May 29, 2016
New opportunities in a new country
Who would I be without immigration?
Before commencing this project, I had a vague idea of where my family had emigrated from. Realistically, I only knew that my family had a Scottish background. When speaking to my Grandfather on my Father’s side, I learned “[His] Mother, Catherine Crawford, had emigrated from Edinburgh, Scotland in 1912, because of the bright future she believed Canada offered her. She moved by herself at 19 years of age, leaving her family behind because she believed in doing so it would an impact her life positively.” (Inglis).
Prior to completing this project, I was unaware of why my Grandfather’s Grandmother had emigrated from Edinburgh, Scotland to Whitby, Canada. It was not only because Canada was a new and optimistic country, but also because a new country meant new opportunities. Catherine Crawford (My Great Great Grandmother) “was born on December 21, 1893, and later immigrated to Canada in 1912, at age 19. And the reason for moving to Canada was because of new farmland opportunities.” (Inglis). In speaking with my Grandmother on my father’s side, I discovered another interesting fact. I discovered that my maternal Great Great Great Grandfather was named an United Empire Loyalist. He was given a grant of “200 acres of farmland for remaining loyal to Great Britain when the American Revolution shattered the British Empire.” (Inglis).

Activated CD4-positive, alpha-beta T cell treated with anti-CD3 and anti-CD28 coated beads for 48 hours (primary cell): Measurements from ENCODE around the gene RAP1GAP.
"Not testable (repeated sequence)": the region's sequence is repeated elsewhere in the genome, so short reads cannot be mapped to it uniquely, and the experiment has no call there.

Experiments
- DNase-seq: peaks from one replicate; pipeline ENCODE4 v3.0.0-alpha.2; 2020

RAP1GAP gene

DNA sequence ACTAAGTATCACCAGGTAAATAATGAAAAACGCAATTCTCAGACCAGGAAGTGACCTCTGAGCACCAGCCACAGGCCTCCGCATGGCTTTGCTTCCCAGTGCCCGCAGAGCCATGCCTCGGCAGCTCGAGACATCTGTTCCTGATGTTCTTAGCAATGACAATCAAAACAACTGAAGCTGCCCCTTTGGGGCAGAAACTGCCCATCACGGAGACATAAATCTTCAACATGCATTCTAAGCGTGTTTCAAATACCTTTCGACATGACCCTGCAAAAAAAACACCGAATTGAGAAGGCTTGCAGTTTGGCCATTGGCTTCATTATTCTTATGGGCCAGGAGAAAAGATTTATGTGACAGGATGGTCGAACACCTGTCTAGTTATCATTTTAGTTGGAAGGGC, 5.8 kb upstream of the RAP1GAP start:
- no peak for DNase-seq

Between 1840-1940, “The opportunities were seen as being abroad particularly to America and Australia .” (History of the Scottish) The reason why these two areas were seen as so appealing was because there was “economic depression and mass unemployment” (History of the Scottish) at home. In this time period, the main objective was to find work, wages and new opportunities. There were many push and pull factors that were influential on one’s decision to leave their homeland:
Pull Factor (To Canada)
Collapse of the social structure in Europe
Closing of the American frontier
Transformation of agriculture and industry
New developments in dryland farming
Precipitous increase and population